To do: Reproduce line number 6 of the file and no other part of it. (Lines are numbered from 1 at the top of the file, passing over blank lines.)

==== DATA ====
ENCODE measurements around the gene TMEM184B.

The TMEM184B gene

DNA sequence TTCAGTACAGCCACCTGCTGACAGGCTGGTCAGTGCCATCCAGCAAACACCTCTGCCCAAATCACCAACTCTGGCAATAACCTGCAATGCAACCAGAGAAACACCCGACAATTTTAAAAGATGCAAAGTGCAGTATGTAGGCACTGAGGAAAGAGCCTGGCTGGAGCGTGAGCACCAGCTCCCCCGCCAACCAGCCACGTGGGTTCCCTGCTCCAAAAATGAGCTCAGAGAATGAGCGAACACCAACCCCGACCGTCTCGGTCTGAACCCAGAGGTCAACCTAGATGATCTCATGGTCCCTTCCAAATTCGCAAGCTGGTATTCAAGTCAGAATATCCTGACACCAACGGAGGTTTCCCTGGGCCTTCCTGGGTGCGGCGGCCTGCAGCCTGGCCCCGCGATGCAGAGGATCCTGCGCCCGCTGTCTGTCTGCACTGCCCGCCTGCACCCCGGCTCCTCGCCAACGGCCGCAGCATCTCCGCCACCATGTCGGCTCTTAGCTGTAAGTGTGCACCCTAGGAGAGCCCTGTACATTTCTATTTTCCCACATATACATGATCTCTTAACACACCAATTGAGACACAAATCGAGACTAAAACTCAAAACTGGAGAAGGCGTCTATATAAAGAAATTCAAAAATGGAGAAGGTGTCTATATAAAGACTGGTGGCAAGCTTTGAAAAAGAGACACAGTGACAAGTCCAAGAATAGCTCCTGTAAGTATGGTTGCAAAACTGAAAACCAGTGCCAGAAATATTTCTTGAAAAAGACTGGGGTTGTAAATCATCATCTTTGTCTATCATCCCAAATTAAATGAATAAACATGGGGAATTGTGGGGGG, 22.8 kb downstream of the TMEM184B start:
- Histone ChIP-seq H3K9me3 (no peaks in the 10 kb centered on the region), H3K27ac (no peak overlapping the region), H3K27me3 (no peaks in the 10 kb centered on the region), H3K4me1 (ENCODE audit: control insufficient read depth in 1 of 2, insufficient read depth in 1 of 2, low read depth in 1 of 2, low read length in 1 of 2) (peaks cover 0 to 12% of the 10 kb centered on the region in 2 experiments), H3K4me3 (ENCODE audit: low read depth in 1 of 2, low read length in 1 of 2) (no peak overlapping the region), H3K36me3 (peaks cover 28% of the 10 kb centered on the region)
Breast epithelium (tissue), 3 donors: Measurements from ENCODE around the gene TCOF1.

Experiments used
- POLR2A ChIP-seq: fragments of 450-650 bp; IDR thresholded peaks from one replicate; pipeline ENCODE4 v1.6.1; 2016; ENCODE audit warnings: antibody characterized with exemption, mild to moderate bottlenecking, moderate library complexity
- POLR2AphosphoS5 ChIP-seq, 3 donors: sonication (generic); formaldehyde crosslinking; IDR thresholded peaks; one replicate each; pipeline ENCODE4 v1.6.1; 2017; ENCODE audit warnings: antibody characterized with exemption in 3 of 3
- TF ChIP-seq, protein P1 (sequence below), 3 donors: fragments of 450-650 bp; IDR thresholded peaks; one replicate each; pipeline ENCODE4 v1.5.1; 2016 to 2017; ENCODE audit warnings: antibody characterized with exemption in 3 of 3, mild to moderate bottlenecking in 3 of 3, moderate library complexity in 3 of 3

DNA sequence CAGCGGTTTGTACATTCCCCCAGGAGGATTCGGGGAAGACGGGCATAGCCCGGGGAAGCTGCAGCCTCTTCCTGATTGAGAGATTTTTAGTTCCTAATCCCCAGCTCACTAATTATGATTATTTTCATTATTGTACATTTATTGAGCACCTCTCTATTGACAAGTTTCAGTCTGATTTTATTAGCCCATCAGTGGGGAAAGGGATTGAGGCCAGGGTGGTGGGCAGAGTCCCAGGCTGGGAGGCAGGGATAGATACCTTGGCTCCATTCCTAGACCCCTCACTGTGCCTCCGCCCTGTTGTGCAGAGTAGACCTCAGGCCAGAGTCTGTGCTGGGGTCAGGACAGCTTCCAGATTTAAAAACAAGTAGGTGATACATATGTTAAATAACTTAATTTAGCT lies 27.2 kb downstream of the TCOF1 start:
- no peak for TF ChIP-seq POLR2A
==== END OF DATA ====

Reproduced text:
Experiments used